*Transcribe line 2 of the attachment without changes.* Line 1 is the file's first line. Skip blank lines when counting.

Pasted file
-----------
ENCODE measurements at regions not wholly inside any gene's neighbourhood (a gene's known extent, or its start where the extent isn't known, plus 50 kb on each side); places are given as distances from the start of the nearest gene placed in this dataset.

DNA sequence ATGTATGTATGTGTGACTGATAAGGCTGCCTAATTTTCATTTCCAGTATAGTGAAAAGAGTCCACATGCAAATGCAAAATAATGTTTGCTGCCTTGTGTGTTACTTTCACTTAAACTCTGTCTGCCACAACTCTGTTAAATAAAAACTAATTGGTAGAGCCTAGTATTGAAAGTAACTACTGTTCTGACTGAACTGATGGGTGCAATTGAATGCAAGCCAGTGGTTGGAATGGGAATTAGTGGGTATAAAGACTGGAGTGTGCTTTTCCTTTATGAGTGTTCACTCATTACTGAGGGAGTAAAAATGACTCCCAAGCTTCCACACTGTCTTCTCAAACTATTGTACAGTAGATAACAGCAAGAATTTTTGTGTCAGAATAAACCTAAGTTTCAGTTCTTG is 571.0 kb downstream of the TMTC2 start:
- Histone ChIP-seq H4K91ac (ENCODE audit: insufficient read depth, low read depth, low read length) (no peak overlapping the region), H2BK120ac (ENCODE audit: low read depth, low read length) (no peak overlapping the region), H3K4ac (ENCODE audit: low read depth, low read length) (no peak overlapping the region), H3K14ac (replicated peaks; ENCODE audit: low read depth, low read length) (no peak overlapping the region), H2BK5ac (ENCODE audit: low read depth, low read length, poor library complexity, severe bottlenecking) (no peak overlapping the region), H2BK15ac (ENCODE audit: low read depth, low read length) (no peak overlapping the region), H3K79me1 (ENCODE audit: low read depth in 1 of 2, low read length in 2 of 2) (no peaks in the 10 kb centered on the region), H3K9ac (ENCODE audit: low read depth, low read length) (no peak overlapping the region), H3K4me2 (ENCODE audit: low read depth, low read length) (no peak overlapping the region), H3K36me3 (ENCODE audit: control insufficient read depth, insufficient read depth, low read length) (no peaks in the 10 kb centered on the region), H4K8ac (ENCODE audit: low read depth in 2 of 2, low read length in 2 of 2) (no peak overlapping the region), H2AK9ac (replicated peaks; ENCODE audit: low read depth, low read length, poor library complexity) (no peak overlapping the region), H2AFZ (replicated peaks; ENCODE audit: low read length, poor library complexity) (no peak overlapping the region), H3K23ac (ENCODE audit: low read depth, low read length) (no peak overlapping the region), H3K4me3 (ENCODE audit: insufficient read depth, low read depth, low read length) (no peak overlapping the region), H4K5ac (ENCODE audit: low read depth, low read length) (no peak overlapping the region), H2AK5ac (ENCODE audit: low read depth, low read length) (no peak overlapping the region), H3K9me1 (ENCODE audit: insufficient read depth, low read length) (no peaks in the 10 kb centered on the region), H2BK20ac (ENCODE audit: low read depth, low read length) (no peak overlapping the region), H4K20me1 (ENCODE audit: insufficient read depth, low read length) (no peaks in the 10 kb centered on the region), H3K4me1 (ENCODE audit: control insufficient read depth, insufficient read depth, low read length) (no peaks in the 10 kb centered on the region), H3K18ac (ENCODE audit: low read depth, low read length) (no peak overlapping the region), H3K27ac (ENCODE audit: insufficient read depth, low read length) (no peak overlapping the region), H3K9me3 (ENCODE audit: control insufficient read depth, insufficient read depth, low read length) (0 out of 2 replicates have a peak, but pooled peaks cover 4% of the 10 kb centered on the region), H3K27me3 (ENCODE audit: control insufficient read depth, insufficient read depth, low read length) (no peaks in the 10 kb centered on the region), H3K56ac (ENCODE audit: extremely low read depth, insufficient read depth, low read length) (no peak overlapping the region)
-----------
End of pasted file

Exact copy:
DNA sequence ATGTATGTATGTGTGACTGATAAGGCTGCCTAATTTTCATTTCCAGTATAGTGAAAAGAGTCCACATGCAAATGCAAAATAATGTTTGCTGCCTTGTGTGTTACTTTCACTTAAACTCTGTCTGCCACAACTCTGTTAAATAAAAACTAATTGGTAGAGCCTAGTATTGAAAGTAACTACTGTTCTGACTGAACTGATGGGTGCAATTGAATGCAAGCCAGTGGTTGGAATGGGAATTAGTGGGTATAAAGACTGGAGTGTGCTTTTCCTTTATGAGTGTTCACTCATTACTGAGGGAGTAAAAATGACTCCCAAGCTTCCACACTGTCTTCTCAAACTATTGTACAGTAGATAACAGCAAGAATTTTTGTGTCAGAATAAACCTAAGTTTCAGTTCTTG is 571.0 kb downstream of the TMTC2 start: